Pope on Shoah: Never again

 — Jan. 28, 200928 janv. 2009

Pope on Shoah: Never again may violence humiliate the dignity of man!

[Vatican Radio • January 28, 2009 &#8226 excerpted] In his weekly audience Pope Benedict categorically condemned all attempts to deny the Holocaust and explained the reasons for the lifting of the excommunication of four bishops from the fraternity of St. Pius X.

Speaking in Italian following his catechesis on St. Paul, Pope Benedict immediately addressed an issue that has been dominating international media this week: The Holy See’s decision to lift the excommunication of four bishops from the Fraternity of St. Pius X.

“In the homily I pronounced at the outset of my Pontificate” began the Pope”, “I affirmed that the call to unity is the “explicit” duty of a Pastor”. Moreover, he added, it is the a qualifying aspect of the ministry of St. Peter’s Successor. Pope Benedict said that he arrived at his decision to lift the excommunication of the four prelates, because they had made known to him on repeated occasions “the suffering caused them by their situation”. “I decided to carry out this act out of paternal mercy” he said, adding that he hopes his gesture will lead to their commitment “to realise full communion with the Church, by their fidelity to and full recognition of the Magisterium and authority of the Pope and the Second Vatican Council”.

Pope Benedict’s thoughts then turned to the Shoah, the memorial of which was celebrated this week. He said “the memories and images of my many visits to Auschwitz come back to me in these days, a death camp in which blind racial and religious hatred led to the ferocious extermination of millions of Jews and other innocent victims”.

Then Pope Benedict firmly said “While I renew my affection for and complete solidarity with our Brothers of the First Alliance, I urge that the memory of the Shoah lead humanity to reflect on the unforeseeable power of evil when it conquers the Human Heart. May the Shoah be a warning to all against oblivion, against denial or revisionism, because violence committed against any one single human being is violence against all humanity. No man is an island, a well known poet once wrote. The Shoah teaches both the new and older generations, that only the demanding journey of listening and dialogue, of love and forgiveness can lead the world’s peoples, cultures and religions towards the desired goal of brotherhood and peace in truth. Never again may violence humiliate the dignity of man!”.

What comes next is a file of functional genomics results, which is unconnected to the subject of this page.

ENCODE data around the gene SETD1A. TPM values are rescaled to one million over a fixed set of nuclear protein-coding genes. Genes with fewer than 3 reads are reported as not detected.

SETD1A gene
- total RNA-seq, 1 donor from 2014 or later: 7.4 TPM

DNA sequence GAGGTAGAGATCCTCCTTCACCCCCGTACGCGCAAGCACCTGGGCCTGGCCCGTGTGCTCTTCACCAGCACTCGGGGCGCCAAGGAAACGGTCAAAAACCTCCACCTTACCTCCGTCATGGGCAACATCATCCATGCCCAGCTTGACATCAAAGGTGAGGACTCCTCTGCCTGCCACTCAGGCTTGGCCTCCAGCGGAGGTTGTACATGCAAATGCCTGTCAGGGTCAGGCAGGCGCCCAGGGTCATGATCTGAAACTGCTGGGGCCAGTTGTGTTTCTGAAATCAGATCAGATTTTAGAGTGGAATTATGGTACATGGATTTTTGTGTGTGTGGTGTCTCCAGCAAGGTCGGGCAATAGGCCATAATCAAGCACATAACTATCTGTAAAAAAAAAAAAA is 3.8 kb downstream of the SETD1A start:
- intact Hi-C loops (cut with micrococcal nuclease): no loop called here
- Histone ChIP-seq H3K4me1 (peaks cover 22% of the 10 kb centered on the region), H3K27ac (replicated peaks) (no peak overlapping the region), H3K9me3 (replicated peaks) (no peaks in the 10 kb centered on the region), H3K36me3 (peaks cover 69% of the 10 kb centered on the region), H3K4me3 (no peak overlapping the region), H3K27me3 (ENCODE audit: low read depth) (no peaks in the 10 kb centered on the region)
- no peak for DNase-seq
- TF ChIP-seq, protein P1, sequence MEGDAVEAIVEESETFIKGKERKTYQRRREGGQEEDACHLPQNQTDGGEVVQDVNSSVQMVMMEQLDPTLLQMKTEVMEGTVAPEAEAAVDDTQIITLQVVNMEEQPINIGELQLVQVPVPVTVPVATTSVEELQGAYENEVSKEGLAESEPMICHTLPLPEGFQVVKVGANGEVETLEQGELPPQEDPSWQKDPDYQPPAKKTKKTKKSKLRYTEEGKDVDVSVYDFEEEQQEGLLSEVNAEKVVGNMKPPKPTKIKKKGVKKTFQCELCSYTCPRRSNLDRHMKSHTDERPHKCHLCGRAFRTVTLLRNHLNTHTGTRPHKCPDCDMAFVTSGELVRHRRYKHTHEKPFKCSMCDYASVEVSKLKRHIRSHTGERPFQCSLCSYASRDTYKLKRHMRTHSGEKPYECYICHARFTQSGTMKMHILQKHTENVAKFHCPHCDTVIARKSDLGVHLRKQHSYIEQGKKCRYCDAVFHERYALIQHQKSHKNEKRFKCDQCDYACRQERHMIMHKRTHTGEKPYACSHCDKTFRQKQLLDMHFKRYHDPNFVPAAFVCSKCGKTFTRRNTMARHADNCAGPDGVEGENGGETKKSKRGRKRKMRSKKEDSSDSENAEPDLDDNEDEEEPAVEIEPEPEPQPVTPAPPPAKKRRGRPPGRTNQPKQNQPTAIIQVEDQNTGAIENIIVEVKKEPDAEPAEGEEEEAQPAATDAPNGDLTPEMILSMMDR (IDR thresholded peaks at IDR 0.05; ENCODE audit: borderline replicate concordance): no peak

Listen to this Vatican Radio news report in Real Audio

Pope says no one can deny Holocaust, expresses solidarity with Jews

[Luigi Sandri • Rome • ENI • January 28, 2009] Pope Benedict XVI says he has “full and unquestionable solidarity” with Jewish people and he has warned against any form of Holocaust denial. The Pope’s statement comes after outrage at his recent reinstatement of an excommunicated bishop, who has said the genocide of Jews in gas chambers never took place.

The German-born pontiff was speaking at his weekly audience on 28 January following an international outcry about British-born Richard Williamson, who was among four bishops who had been excommunicated for opposing reforms in the Roman Catholic Church 20 years earlier.

“While I renew with affection the expression of my full and unquestionable solidarity with our [Jewish] brothers, I hope the memory of the Shoah [Hebrew for Holocaust] will induce humanity to reflect on the unpredictable power of hate when it conquers the heart of man.”

In an interview conducted in November and broadcast by Swedish television a week ago, Williamson had said: “I believe there were no gas chambers” and he had said that that no more than 300 000 Jews perished under the Nazis. “The historical evidence is hugely against six million Jews having been deliberately gassed in gas chambers as a deliberate policy by Adolf Hitler,” Williamson had said.

The Pope said that the traditionalist movement to which the four bishops belonged would need to be loyal to the papacy and the teachings of the 1962 to 1965 Second Vatican Council, which the four had rejected along with others known as Lefebvrists after their leader, Archbishop Marcel Lefebvre of France.

At the end of his general audience, Benedict said: “I remember my visit to Auschwitz, one of the concentration camps in which took place the vicious extermination of millions of Jews, innocent victims of blind racial and religious hate.” He added, “Nobody can deny the Shoah.”

Father Federico Lombardi, director of the Holy See press office, commented: “The words of the Pope on Shoah should be more than sufficient to answer to the expectations of those who express doubts on the positions of the pope and of the Catholic Church on this matter”.

Williamson, who is aged 68, was among four bishops excommunicated because Lefebvre, founder of the Society of Pius X that opposed the reforms of the Second Vatican Council, had consecrated them as bishops.

“The statements of Monsignor Williamson do not reflect in any way the position of our society,” Bernard Fellay, who now heads the Society of Pius X, wrote in a letter to the Pope that was distributed to journalists at the Vatican.

Jewish leaders had said the reinstatement of Williamson threatened decades of interfaith dialogue and that it could jeopardise a planned trip to the Holy Land by Pope Benedict later this year.

Posted: Jan. 28, 2009 • Permanent link: ecumenism.net/?p=547
Categories: NewsIn this article: Catholic
Transmis : 28 janv. 2009 • Lien permanente : ecumenism.net/?p=547
Catégorie : NewsDans cet article : Catholic

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